Motion Control Keeps Electric Car’s Four Wheels on the Road
- Monday, 11 February 2013
It weighs half as much as a sports car, and turns on a dime—so its no surprise that the electric car being developed at Ohio State University needs an exceptional traction and motion control system to keep it on the road. With four wheels that turn independently, each with its own built-in electric motor and set of batteries, the experimental car is the only one of its kind outside of commercial carmakers’ laboratories.
In tests on good road conditions, the car followed a driver’s desired path within four inches (10 cm). To test slippery road conditions, the researchers took the car to an empty parking lot on a snowy day. There, the car maneuvered with an accuracy of up to eight inches (20 cm), and the vehicle traction and motion control system prevented “fishtailing” through independent control of the left and right sides of the car.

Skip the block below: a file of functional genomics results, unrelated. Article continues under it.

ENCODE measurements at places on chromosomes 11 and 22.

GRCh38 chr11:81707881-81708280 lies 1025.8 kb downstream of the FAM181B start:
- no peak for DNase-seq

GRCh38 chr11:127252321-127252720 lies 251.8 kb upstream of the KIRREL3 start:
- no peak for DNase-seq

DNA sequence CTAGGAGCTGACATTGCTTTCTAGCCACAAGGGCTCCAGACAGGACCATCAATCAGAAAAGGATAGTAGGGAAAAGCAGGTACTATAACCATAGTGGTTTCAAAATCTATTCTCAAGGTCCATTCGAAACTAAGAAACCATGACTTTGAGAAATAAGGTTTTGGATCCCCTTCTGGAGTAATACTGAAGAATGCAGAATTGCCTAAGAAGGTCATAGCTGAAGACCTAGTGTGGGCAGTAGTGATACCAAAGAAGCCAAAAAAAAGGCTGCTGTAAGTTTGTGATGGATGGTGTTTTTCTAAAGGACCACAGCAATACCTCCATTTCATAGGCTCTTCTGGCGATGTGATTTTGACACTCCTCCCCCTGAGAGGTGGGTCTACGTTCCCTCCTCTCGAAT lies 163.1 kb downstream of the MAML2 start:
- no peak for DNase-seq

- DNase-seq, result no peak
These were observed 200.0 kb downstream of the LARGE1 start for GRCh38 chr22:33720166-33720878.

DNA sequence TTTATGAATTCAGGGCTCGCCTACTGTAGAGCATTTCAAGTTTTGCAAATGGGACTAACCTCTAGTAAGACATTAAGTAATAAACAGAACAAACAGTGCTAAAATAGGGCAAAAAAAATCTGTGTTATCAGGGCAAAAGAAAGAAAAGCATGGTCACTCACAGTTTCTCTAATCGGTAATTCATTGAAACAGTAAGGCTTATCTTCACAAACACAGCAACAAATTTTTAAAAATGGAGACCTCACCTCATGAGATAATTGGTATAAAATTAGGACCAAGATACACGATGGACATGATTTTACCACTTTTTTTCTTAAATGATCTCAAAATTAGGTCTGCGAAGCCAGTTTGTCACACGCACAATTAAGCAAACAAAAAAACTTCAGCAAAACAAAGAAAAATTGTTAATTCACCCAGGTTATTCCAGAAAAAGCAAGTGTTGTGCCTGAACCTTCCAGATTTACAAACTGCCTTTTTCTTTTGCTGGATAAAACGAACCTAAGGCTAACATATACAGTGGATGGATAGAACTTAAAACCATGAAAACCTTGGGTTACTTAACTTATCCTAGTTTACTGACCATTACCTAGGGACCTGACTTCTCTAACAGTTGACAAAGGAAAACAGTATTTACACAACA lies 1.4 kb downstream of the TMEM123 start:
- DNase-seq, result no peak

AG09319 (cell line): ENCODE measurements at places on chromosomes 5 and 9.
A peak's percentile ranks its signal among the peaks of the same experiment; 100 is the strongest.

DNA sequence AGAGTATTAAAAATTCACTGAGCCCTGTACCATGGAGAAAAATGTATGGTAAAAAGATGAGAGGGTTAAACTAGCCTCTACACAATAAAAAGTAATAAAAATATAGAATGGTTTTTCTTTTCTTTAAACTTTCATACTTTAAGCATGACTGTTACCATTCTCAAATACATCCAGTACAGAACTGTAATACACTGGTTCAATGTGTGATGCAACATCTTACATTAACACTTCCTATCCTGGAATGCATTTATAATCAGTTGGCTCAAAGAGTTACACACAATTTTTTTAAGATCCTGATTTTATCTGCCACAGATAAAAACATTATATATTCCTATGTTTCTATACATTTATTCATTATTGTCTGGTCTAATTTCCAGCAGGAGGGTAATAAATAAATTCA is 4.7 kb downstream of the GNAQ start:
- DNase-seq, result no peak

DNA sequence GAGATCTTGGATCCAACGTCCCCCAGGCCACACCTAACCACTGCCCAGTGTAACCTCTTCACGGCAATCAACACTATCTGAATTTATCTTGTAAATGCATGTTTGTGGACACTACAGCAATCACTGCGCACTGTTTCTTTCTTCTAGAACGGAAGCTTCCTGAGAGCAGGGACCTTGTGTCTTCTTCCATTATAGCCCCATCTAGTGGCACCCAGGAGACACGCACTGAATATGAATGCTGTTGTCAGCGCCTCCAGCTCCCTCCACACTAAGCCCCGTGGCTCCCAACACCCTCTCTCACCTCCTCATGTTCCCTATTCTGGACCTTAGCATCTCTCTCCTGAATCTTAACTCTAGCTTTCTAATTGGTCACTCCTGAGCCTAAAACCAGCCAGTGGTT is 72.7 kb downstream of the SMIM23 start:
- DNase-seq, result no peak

These results were characterized as more accurate than a conventional car, though the comparison is hard to make, given that conventional cars are much more limited in maneuverability by the transmission and differential systems that link the wheels together mechanically. The four independent wheels of the electric car give drivers greater control and more freedom of movement.
The experimental car also weighs half as much as a conventional car because it contains no engine, no transmission, and no differential. The researchers took a commercially available sport utility vehicle chassis and removed all those parts, and added a 7.5 kW electric motor to each wheel and a 15 kW lithium-ion battery pack. A single electrical cable connects the motors to a central computer.
One hundred times a second, the onboard computer samples input data from the steering wheel, gas pedal and brake and calculates how each wheel should respond. Because the wheels are independent, one or more can brake while the others accelerate, providing enhanced traction and motion control.
In fact, a driver who is accustomed to conventional cars would have a difficult time driving a car of this experimental design, known as a “four-wheel independently actuated” (FIWA) car without the help of the vehicle motion and traction control system. With its ability to turn sharply and change direction very quickly, the car could be hard to control. Wang has tried it.